Will the Focus on Energy incentives be distributed as a reimbursement following successful installation of the project or will the funds be available to assist with the purchase of equipment and construction of the facility?
From page 7 of the RFP: “Applicants will receive the full incentive award upon completion and verification of the system by Focus on Energy personnel, with standard processing and review times applied. Focus on Energy incentives serve as a reimbursement for verified installation and operation of the energy-related aspects of a proposal.”
Will the Seminar on February 1st also be hosted at remote locations around Wisconsin?
No. The Seminar will be recorded and made available for viewing after the 1st of February. It will not be available for viewing live at the time of the event.
Will the Seminar on February 1st be available for viewing online?
Yes! The Seminar will be recorded and made available for viewing after the 1st of February. It will not be available for viewing live at the time of the event.
Is there a specific number of digesters a proposal must include in order to qualify for evaluation?
No. The number and geographic orientation of digester systems is not prescribed in the RFP. While the configuration of the digester(s) is left to the discretion of the applicants, please note that the proposed configuration must also address the other primary criteria of the RFP, including water treatment and recovery and nutrient management improvements.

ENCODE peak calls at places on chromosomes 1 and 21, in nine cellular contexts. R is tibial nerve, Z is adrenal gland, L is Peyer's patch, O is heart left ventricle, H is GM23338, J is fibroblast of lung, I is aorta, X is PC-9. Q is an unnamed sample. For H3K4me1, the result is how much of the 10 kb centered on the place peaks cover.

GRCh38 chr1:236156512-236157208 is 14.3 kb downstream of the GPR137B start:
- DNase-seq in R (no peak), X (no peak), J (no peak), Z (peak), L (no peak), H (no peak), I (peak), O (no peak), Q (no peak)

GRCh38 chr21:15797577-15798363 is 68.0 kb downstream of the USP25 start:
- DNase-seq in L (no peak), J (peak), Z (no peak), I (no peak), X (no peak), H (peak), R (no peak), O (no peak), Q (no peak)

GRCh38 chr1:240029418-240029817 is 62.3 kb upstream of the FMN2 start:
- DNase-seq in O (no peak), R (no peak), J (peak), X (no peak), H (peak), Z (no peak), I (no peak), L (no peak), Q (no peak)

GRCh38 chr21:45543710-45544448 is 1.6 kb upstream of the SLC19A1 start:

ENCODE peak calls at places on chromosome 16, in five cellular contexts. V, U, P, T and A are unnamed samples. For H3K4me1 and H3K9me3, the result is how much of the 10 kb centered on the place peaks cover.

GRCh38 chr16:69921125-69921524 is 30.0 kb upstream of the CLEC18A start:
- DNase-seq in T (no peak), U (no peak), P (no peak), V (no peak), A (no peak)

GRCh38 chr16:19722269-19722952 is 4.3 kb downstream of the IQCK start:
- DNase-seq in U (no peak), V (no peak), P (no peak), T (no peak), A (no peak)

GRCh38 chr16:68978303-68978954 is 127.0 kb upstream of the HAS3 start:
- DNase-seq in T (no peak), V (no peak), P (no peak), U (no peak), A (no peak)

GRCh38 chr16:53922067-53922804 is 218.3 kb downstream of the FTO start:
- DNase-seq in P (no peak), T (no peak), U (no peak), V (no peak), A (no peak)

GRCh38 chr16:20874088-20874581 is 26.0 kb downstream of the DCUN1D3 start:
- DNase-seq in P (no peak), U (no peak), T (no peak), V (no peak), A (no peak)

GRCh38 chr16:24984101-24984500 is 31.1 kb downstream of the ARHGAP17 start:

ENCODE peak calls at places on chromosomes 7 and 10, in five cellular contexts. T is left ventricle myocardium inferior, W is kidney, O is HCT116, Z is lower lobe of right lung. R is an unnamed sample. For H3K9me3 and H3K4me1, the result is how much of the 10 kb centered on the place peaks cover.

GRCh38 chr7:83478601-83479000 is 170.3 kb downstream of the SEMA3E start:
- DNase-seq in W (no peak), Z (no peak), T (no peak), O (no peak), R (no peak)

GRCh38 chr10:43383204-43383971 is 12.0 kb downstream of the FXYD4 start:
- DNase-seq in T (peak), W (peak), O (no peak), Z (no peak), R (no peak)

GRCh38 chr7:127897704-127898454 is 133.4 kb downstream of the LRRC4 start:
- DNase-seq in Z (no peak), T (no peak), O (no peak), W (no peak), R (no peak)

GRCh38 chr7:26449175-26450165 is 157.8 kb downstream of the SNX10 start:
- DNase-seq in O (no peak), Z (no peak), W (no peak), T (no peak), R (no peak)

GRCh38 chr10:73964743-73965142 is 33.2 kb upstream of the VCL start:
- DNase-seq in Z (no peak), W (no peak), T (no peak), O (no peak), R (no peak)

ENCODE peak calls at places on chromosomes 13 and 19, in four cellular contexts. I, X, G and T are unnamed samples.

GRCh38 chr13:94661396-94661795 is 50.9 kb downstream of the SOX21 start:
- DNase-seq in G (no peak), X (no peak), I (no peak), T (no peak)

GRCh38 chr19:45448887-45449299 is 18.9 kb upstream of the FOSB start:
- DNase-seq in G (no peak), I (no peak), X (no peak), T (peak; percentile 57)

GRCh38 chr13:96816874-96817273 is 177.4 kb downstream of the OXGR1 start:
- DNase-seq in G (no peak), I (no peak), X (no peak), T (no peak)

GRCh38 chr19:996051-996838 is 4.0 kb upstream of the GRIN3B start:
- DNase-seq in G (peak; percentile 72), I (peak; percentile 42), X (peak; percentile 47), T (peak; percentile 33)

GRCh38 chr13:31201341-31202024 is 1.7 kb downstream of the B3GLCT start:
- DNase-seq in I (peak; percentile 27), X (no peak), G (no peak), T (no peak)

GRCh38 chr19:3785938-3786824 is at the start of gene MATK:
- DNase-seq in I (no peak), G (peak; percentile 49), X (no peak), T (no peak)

Will there be a list made available to potential applicants of other entities interested in forming an applicable consortium?
Yes! Through voluntary contact information collection with registration for the Seminar on February 1st, a list of interested parties will be made available and posted on the RFP webpage.
Can an aerobic digester technology be submitted as part of an eligible proposal?
Since aerobic digestion does not produce biogas or other marketable energy products, a proposal containing aerobic digestion would be insufficient to meet the energy-related evaluation criteria found on page 14 of the RFP.
Will the PSC accept and respond to questions submitted by Applicants after the pre-proposal seminar (Feb 1, 2017) and before Proposal Due Date (May 1, 2017)?
Yes! All questions can be submitted until the proposal deadline on May 1, 2017 and we will respond to them as quickly as possible.
Will increasingly larger farms benefit disproportionately from the proposal?
Not necessarily. The combined volume of manure from all participating farms will need to be large enough to support the system. However, that volume could come from many farm operations. Additionally, the RFP requires at least one participating farm have less than 700 animal units.